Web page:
For, to come to a thinker like the Buddha and ask such a question after he had been going about for years trying to let men see that in ultimate truth and fact—in which alone he was interested, and which he sought to impart to as many as were ripe to learn it of him—there are no entities called men, but only manifestations of kamma-energy, was something so stupid that in any one lesser than a Buddha, it would have been excusable if he burst out into annoyed protest at it, and at its propounder.
But this truth that there are no entities called men, it is well to note, is an ultimate, final truth, spoken to thinkers and analysts and philosophers. When speaking to common men, the Buddha said: “There is such an entity as a man. You all know it and feel it. And I know it and feel it with you. You are not the same man that you were ten years ago: and yet you are not another man. You are not me. I am not you. What that man of ten years ago was, makes the man you are today just what he is, and not otherwise. And going still further back than ten years of this present lifetime of yours, what you are ten hundred years ago you are not today, and yet you are not another person altogether. What you were ten hundred years ago makes you what you are today, just as you are, so, not otherwise, distant from me and from others around you. And further—and take good heed of this!—what you are today will go to make you what you will be ten years after this, and ten hundred years after this. There is no break in the stream of kammacausation anywhere. There is no break between the man of this moment and the man of ten minutes, or ten months, or ten years, or of ten lifetimes ago. It is all one unbroken chain of happening. And all my teaching is to show you how to bring to an end all happening, to produce the one sole real break there ever is in this chain of kammacausation, the break which is its final break, its final ceasing, Nibbāna. This last is the only real death there is. What is ordinarily called death is only a passing on to another state in this or some other world. It is not a ceasing, but only a change. But what I would teach you, is how to arrive at the ceasing of all this change, and the final, ultimate attainment of the Changeless.”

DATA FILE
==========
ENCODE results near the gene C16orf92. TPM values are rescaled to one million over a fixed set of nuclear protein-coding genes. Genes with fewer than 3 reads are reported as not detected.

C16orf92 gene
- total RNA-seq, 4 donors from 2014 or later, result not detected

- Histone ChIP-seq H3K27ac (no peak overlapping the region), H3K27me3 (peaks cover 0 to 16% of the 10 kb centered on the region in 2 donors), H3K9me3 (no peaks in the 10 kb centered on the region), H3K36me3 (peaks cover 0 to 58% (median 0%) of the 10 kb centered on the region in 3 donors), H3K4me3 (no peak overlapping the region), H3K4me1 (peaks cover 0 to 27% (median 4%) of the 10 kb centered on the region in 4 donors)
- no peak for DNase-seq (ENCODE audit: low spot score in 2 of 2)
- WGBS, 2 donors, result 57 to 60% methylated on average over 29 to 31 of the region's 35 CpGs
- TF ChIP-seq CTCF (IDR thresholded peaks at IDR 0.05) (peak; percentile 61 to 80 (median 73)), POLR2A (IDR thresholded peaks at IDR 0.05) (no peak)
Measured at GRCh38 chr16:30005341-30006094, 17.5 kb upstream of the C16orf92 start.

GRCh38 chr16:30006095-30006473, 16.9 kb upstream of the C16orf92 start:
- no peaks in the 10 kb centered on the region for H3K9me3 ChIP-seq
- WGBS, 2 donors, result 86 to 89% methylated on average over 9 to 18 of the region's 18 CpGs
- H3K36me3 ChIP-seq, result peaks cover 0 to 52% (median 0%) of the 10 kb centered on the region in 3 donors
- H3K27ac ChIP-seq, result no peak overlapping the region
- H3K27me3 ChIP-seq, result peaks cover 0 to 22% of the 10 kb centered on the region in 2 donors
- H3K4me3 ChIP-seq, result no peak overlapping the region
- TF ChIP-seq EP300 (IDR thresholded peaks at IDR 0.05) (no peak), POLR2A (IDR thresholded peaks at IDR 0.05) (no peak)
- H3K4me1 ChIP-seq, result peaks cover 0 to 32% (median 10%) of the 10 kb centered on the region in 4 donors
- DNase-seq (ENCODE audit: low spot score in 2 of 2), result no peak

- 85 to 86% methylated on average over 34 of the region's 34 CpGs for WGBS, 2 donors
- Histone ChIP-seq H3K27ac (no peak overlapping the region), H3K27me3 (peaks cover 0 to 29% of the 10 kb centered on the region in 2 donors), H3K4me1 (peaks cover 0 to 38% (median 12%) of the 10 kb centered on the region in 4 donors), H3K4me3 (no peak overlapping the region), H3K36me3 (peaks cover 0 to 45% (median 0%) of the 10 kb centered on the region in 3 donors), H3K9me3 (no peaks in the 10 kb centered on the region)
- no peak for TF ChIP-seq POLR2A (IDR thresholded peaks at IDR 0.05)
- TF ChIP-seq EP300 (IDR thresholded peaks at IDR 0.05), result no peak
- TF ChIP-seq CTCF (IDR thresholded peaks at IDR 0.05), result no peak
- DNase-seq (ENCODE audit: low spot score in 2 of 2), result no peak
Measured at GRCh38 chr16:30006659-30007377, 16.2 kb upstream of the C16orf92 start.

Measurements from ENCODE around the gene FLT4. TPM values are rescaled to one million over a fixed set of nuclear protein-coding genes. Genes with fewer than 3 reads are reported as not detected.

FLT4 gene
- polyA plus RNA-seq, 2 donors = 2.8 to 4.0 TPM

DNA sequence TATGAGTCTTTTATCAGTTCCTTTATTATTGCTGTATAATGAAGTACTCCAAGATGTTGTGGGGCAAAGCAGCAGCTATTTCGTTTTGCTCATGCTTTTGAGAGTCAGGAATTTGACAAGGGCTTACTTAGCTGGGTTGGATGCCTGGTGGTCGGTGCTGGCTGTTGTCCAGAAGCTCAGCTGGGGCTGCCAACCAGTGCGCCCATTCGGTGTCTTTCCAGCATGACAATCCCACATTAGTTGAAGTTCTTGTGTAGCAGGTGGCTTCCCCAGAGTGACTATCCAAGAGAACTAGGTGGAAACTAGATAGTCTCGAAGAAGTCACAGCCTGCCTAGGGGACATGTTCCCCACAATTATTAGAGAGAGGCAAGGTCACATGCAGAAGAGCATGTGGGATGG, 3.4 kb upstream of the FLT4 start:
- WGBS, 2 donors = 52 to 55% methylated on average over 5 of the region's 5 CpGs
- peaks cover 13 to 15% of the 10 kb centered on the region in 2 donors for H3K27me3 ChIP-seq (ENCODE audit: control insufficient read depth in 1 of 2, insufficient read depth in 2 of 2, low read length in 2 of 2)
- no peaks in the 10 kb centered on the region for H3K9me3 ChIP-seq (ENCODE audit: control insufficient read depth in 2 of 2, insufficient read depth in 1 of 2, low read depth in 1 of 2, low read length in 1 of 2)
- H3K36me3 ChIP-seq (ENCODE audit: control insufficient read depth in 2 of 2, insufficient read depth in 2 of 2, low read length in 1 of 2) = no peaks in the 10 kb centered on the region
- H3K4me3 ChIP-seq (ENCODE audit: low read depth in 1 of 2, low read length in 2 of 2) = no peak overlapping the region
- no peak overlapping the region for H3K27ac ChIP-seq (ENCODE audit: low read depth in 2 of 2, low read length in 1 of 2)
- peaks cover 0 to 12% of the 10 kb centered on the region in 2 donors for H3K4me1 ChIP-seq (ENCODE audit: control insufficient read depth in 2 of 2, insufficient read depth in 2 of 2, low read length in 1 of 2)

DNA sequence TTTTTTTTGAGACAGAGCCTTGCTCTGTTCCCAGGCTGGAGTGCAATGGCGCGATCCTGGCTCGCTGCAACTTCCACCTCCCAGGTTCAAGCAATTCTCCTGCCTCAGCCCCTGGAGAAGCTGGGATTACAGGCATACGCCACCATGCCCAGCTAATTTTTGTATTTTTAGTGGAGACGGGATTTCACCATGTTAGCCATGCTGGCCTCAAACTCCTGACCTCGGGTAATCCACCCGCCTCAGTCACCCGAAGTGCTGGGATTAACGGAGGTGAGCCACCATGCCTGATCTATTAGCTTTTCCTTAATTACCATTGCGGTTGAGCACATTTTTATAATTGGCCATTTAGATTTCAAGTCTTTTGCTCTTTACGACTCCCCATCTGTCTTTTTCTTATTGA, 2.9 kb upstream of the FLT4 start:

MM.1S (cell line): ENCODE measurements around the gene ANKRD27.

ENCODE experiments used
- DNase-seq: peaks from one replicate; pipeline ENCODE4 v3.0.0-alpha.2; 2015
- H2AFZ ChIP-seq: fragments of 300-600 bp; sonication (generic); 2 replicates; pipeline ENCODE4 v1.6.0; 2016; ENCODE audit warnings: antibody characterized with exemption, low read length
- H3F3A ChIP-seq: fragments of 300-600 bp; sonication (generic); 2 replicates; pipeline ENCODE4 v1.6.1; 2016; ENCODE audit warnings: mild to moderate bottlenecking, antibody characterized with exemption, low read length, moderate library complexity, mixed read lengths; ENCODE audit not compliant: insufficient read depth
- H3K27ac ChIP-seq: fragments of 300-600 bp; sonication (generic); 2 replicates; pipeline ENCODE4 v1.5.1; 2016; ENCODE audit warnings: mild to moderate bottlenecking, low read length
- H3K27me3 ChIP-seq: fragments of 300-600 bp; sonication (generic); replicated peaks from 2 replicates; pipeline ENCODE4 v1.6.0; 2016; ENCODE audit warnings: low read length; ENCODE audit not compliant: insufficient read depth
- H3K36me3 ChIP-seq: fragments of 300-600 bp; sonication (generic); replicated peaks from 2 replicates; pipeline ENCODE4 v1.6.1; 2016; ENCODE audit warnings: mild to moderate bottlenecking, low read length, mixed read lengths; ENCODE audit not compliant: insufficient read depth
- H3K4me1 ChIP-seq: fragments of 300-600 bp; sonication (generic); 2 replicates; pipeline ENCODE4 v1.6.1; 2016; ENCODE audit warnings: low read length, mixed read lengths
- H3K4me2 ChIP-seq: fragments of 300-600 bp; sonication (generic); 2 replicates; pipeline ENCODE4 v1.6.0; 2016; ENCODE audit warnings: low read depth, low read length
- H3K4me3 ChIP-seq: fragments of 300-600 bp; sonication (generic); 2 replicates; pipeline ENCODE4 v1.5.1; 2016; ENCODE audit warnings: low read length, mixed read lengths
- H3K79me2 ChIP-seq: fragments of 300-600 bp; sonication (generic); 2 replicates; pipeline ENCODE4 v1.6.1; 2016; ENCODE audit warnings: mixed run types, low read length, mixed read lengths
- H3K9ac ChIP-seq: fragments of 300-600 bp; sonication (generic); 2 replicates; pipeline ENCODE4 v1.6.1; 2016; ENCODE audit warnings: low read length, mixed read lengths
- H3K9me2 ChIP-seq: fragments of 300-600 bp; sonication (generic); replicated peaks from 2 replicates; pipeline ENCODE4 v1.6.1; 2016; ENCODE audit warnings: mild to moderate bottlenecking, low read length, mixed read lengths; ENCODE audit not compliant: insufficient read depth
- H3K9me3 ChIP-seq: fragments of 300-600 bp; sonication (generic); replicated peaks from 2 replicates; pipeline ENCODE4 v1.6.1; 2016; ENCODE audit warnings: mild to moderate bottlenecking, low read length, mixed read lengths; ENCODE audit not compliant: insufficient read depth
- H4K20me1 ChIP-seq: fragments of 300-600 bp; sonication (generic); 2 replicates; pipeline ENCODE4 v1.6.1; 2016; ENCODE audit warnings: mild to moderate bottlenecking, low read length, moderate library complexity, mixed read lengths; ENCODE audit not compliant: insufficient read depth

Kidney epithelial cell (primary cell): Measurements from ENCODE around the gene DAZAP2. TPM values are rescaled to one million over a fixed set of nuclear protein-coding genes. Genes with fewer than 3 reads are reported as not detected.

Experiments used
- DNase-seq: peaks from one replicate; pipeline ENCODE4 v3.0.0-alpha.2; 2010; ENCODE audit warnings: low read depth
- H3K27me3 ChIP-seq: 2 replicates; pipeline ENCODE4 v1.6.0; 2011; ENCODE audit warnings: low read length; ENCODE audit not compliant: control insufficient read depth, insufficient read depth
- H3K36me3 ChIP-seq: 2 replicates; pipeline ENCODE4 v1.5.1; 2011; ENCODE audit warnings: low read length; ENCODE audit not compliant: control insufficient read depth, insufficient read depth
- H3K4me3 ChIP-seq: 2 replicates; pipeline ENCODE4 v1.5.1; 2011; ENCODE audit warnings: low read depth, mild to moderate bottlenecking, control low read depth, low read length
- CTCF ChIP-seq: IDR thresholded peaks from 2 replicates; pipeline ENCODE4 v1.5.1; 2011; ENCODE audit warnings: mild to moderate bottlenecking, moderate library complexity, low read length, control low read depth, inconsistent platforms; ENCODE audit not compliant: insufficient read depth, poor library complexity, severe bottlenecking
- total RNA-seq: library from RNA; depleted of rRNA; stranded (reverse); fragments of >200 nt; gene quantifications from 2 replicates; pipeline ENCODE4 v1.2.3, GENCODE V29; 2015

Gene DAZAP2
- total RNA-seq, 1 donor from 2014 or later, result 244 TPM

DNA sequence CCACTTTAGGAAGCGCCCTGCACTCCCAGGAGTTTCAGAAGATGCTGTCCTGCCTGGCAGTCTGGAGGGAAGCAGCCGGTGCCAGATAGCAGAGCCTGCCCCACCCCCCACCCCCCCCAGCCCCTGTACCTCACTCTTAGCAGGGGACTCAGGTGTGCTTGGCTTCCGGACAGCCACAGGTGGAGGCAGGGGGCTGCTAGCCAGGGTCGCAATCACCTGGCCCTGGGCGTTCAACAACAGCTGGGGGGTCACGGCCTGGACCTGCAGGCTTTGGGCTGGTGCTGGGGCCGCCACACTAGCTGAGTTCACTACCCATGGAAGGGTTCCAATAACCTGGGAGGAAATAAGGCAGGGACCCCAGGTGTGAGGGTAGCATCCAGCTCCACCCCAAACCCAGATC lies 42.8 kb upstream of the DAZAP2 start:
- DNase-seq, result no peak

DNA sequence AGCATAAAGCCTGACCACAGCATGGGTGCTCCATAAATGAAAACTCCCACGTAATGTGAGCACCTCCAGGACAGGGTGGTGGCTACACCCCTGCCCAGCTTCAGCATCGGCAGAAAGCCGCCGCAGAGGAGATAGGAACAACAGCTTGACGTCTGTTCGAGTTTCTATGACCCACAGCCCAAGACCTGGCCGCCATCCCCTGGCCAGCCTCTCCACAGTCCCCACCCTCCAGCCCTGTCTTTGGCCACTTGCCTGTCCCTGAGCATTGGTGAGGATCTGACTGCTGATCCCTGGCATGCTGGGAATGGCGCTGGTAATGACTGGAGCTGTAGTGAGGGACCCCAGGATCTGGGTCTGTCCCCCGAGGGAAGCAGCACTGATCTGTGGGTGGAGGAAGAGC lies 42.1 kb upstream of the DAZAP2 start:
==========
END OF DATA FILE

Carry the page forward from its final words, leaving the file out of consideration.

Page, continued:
Thus the Buddha has two voices. When speaking to philosophers and thinkers, he says there is no world, in the vulgar acceptation of the world. But when speaking to the common man of every-day life, he says: “There is a world, and you have to find deliverance from it; and I will show you how.” When speaking to philosophers and thinkers he says there is no such entity as a man. But when speaking to the ordinary every-day person, he says: “There is a man; and you, that man, have to gain freedom from that world.”